Barbarella, who is called the ‘queen of the galaxy’ on the cover, but is actually just an Earth government agent, is sent by the president to find Dr. Durand Durand and his invention, the positronic ray, on the planet Tau Ceti.
I think that if Barbarella were being produced today, the title character would be portrayed (depending on the budget) as either a ditsy sexpot (for the low budget market), or a flawless superwoman (for the mainstream). A variation of the Madonna/Whore dichotomy that describes how most women are depicted in art (this has become more confusing since the debut of the whorish singer Madonna; the Madonna I speak of the the mythical virgin mother of Jesus). It’s interesting then, perhaps because of the sexual revolution that was going on at the time of its production in the late sixties, that this Barbarella is so very average. She is, first and foremost, a person.
Yes, she gets caught in traps fairly often (traps which invariably tear up her already skimpy clothing) and frequently needs help to escape, but she doesn’t have the air of the perpetual victim about her. She doesn’t fall into traps easily or out of stupidity, she is simply bested. But despite this, she always gets up again, and carries on her mission. She is determined and intelligent, just, perhaps, a little out of her depth.
Barbarella is a sexy movie; though it is rated PG, so it’s more of a suggested sexuality than an overt one. The film opens with Barbarella slowly stripping out of a spacesuit in zero gravity. There’s some fleeting nudity in the scene (I guess ratings standards were different back then), and that’s about as graphic as the film gets.
The attitude towards sex is certainly on the liberal side. Barbarella explains that sex on Earth has been replaced with a procedure in which a couple takes pills and holds hands. When one of the relatively primitive men of Tau Ceti asks her to make love to him the old fashioned way, she agrees, though unenthusiastically, on the grounds that it’s so inefficient. But despite her doubts, she ends up liking it very much, and spends the rest of the movie looking for any opportunity she can to repeat the experience.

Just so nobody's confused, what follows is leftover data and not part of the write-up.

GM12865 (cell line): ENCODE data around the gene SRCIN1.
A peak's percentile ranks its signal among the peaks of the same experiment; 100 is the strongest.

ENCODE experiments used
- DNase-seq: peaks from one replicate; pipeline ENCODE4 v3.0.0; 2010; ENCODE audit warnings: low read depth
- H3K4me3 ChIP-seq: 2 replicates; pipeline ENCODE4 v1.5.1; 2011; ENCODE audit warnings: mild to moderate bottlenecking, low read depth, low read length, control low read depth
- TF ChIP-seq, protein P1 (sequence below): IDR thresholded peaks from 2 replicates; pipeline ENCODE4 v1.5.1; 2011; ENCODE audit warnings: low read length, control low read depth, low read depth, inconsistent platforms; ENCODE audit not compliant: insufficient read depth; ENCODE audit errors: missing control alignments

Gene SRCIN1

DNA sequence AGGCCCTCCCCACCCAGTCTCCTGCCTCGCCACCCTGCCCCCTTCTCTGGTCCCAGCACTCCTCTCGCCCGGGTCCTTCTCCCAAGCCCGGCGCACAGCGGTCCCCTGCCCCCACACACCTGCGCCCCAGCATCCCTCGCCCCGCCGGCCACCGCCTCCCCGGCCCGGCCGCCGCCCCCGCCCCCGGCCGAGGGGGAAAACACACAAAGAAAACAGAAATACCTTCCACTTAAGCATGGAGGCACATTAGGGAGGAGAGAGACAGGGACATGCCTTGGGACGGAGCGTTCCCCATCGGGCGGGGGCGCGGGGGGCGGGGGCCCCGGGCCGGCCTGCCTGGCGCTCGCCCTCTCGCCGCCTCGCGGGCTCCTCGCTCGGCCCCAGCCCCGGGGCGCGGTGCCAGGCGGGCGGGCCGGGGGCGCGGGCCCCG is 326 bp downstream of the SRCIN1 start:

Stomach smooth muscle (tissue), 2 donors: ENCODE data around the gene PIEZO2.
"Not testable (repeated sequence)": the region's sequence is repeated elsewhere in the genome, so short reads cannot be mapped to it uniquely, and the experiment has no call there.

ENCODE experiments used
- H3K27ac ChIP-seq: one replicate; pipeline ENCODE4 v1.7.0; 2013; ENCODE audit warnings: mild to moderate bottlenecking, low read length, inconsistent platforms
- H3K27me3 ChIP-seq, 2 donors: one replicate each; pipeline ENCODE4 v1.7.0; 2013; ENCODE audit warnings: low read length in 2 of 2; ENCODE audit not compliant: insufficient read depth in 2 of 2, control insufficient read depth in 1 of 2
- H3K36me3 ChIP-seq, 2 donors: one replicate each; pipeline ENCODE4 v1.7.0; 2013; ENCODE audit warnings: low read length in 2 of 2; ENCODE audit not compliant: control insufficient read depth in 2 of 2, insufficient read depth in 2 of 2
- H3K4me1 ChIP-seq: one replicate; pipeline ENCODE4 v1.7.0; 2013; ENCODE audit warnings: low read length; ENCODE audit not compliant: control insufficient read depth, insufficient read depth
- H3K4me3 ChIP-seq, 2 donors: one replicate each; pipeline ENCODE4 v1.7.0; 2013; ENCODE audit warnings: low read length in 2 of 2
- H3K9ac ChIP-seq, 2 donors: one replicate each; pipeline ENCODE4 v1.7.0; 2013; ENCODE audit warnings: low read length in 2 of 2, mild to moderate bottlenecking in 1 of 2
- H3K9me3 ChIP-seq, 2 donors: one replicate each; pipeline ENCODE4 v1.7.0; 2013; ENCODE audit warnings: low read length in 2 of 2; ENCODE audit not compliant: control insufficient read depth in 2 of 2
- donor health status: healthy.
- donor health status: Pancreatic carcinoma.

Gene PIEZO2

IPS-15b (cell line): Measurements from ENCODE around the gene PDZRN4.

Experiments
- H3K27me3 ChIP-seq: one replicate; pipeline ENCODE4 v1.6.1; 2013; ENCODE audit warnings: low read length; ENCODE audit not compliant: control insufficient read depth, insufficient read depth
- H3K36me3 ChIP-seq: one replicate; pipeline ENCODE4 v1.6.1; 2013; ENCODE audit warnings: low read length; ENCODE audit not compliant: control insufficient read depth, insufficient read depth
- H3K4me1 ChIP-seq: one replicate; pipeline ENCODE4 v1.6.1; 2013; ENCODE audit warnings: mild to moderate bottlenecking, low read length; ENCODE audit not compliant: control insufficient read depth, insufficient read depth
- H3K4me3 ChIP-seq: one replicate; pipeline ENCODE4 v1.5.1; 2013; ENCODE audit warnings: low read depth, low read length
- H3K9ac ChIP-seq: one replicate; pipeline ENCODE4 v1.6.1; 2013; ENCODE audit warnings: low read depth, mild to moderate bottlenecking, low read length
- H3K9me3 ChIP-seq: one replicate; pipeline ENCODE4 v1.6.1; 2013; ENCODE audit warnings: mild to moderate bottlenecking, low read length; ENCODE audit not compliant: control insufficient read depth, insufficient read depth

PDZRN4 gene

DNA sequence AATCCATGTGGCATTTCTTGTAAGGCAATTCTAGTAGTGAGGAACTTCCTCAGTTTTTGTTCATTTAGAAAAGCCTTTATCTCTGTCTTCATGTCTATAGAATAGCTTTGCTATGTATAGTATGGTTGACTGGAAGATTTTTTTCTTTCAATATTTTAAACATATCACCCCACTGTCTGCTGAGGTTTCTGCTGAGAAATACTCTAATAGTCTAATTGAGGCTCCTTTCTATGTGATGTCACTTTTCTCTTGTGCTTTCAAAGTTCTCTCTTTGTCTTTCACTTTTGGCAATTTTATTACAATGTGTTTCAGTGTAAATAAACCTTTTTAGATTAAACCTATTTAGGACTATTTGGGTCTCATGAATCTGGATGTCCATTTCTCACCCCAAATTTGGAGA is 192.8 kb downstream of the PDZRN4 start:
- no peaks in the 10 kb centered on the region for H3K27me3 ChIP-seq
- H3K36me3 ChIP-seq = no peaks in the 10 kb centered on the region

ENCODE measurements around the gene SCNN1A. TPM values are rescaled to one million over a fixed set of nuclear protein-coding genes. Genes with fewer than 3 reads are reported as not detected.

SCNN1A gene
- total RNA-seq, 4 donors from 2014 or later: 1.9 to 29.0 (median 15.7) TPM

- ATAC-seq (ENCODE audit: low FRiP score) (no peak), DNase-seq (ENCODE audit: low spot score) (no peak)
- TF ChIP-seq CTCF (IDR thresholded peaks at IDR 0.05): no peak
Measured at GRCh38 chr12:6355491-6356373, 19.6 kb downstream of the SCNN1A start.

Barbarella’s enjoyment, coupled with the PG rating make the movie far less exploitative and sleazy than it could have been. This is a sex-positive film, which separates recreational sex from all of its more complex issues. It’s amazing how innocent and un-dirty the whole thing can be with just this slight adjustment in viewpoint.
The story, such as it is, works well. Her primary mission gives the plot an overall arc (with a few twists along the way), but scene-by-scene, it plays more like a series of vignettes, with Barbarella moving from one situation to the next. This allows the movie to focus on the sexy visuals (each new scene comes with a costume change for Barbarella) and to highlight the weird characters she encounters.
Barbarella is a very likable character, as is the rest of the cast (even most of the villains). There’s an angel named Pygar who has the same speech pattern and expression as Sheldon on The Big Bang Theory, it’s creepily disconcerting.
Barbarella is a charming film. It’s fun and sexy, provided you have the right attitude and aren’t offended by free love.